Nowadays, these historical and cultural differences take the form of strong national identities as evidenced by the contrast between both region’s socio political realities and those in the rest of Spain. The most obvious example of these distinct realities was evident when on Nov. 10 Vox only won 2 seats out of 48 possible in Catalonia and 0 seats out of 18 in the Basque Country. Meanwhile, in the rest of Spain, Vox achieved its best result in a general election of its history, winning 28 more seats than in the past election that took place last April.

The Catalan conflict is striking at the belly of the beast. The political turmoil around Catalonia is evidencing that Spain’s current political division is dysfunctional and damages Spain’s economy and international reputation at the same time it threatens its territorial integrity. Madrid’s biggest mistake in the past few decades has been to try to treat all its regions equally, applying a centralist vision that undermines the economic capacity of one of its richest and more dynamic regions at the same time it ignores its plurinationality.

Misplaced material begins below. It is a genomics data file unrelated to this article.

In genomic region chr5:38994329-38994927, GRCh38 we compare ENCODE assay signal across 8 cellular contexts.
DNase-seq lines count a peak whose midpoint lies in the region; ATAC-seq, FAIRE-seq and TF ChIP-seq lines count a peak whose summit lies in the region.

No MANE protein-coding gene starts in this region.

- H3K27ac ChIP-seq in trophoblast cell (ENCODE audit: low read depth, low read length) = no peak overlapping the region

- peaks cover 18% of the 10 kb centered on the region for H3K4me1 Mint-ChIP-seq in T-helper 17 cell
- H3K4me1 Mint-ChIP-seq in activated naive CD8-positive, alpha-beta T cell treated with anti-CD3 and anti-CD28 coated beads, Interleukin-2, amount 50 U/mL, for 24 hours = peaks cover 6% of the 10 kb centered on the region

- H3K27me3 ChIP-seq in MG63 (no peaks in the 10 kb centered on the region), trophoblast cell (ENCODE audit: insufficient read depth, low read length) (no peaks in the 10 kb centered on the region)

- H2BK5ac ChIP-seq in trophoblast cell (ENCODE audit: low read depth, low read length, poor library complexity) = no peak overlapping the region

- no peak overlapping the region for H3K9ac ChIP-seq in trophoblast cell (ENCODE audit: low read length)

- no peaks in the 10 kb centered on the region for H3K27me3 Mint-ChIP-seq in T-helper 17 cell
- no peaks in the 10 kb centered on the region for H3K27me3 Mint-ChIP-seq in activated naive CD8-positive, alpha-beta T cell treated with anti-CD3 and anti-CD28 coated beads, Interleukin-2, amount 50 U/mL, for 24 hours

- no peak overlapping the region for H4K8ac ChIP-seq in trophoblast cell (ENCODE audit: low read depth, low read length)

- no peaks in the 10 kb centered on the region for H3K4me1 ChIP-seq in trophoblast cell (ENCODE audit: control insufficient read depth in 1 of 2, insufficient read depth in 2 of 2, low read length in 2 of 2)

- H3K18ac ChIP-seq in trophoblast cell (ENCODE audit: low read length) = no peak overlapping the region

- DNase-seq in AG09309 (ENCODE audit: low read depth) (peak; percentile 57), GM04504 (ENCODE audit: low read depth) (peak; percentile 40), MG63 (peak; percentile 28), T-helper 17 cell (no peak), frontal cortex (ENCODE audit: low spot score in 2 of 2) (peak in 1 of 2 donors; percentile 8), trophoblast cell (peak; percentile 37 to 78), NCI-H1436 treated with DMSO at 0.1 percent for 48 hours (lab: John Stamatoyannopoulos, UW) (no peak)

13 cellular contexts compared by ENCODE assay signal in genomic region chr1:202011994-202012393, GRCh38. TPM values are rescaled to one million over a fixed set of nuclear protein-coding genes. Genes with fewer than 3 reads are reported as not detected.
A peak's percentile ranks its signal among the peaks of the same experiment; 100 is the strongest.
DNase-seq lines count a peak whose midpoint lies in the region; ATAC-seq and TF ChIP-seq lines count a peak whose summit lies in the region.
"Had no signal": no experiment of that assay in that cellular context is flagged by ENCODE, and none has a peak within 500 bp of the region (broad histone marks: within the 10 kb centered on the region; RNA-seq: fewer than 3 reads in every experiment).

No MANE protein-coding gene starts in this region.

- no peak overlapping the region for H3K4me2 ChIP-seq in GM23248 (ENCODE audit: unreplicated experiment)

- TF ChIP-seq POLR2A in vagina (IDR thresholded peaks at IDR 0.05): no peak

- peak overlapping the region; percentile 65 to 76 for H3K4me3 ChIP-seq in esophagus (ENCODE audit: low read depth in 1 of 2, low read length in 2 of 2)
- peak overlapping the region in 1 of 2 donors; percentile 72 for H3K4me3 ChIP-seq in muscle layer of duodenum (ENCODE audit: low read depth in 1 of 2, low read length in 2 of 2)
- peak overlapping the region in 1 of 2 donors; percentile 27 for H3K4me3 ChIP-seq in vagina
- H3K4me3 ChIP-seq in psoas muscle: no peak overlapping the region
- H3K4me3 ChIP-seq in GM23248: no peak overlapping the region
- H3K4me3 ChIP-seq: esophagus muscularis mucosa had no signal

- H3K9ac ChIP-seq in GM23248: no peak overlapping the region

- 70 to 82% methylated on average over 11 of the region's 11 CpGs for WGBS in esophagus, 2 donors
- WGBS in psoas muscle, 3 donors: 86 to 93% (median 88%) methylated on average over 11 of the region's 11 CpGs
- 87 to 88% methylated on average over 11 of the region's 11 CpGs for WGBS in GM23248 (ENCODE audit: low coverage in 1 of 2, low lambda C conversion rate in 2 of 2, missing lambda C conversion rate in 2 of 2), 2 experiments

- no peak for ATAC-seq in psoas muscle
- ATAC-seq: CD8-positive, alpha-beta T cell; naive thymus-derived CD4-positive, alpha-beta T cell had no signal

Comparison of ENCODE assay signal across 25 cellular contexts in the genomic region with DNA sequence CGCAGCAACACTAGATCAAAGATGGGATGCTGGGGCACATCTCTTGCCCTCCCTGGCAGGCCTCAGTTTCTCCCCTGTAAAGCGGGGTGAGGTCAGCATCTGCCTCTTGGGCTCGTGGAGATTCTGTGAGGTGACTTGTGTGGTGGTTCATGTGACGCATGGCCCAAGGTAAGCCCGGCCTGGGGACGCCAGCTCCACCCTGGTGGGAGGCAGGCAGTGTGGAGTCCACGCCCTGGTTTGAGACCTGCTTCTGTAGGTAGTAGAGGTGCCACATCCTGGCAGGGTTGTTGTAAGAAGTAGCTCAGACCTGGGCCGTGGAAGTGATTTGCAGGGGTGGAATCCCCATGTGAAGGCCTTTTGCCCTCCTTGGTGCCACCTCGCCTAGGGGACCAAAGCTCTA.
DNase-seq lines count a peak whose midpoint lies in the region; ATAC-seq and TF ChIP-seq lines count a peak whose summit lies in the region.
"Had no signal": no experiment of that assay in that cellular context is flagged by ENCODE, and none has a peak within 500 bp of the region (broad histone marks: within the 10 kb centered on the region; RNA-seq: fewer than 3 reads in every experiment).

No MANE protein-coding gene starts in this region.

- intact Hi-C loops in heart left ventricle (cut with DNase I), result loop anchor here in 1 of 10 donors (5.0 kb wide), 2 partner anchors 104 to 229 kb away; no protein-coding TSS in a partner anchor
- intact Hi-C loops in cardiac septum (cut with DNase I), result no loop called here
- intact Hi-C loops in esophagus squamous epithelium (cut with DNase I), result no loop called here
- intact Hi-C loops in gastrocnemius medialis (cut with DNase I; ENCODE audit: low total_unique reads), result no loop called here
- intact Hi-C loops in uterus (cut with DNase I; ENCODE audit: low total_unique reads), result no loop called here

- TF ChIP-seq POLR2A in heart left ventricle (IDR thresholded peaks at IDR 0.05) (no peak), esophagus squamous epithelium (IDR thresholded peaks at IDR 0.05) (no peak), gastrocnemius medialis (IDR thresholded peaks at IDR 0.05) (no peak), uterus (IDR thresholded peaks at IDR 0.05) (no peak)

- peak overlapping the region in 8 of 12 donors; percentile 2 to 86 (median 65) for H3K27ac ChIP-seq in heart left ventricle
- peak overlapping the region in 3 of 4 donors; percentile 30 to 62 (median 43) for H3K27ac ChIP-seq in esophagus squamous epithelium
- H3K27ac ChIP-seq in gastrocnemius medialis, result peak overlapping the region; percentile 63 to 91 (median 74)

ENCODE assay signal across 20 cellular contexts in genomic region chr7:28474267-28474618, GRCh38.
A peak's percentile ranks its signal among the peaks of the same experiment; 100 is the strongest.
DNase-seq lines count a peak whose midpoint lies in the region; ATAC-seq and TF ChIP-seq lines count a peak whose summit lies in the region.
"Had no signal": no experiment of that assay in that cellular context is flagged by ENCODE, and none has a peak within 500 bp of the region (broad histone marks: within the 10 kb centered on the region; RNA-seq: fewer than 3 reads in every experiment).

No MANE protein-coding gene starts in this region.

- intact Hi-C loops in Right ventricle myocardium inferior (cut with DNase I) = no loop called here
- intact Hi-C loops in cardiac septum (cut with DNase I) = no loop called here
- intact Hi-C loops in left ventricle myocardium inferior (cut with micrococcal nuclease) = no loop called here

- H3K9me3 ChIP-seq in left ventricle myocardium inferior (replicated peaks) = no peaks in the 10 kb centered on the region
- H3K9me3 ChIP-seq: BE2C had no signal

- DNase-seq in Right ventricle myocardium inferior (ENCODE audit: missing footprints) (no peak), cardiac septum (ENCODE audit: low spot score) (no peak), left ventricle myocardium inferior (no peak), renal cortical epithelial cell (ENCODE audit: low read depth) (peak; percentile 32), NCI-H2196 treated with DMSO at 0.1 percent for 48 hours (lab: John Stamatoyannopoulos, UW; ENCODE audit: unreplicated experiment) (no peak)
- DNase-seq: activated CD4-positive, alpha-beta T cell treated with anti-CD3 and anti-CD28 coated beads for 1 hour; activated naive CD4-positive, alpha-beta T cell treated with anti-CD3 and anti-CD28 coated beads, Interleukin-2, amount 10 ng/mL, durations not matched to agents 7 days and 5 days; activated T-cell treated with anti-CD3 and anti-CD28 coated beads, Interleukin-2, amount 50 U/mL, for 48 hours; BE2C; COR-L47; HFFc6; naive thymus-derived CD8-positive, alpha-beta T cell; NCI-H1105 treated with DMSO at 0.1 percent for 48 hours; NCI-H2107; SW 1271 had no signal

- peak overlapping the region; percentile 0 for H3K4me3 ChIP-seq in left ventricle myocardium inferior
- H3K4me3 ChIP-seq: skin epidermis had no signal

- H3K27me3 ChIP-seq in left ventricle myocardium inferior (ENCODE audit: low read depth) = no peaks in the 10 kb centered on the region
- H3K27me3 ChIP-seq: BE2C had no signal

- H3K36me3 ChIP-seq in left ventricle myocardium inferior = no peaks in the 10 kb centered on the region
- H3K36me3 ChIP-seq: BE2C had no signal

The Catalan crisis might inevitably lead to a reconfiguration of power through which Spain is redefined based on its plurinational nature. The question is whether Madrid can come up with a way to accommodate and empower its diverse nations before Catalonia decides to ride freely. In this sense, any political answer to the Catalan question that only touches on the identity factor will inevitably fail, as it has done for a decade. 

All those Spaniards who last Sunday thought they were administering the right medicine to Catalonia by voting Vox completely misinterpreted the diagnosis of the Catalan crisis. I am afraid the cure may become worse than the disease.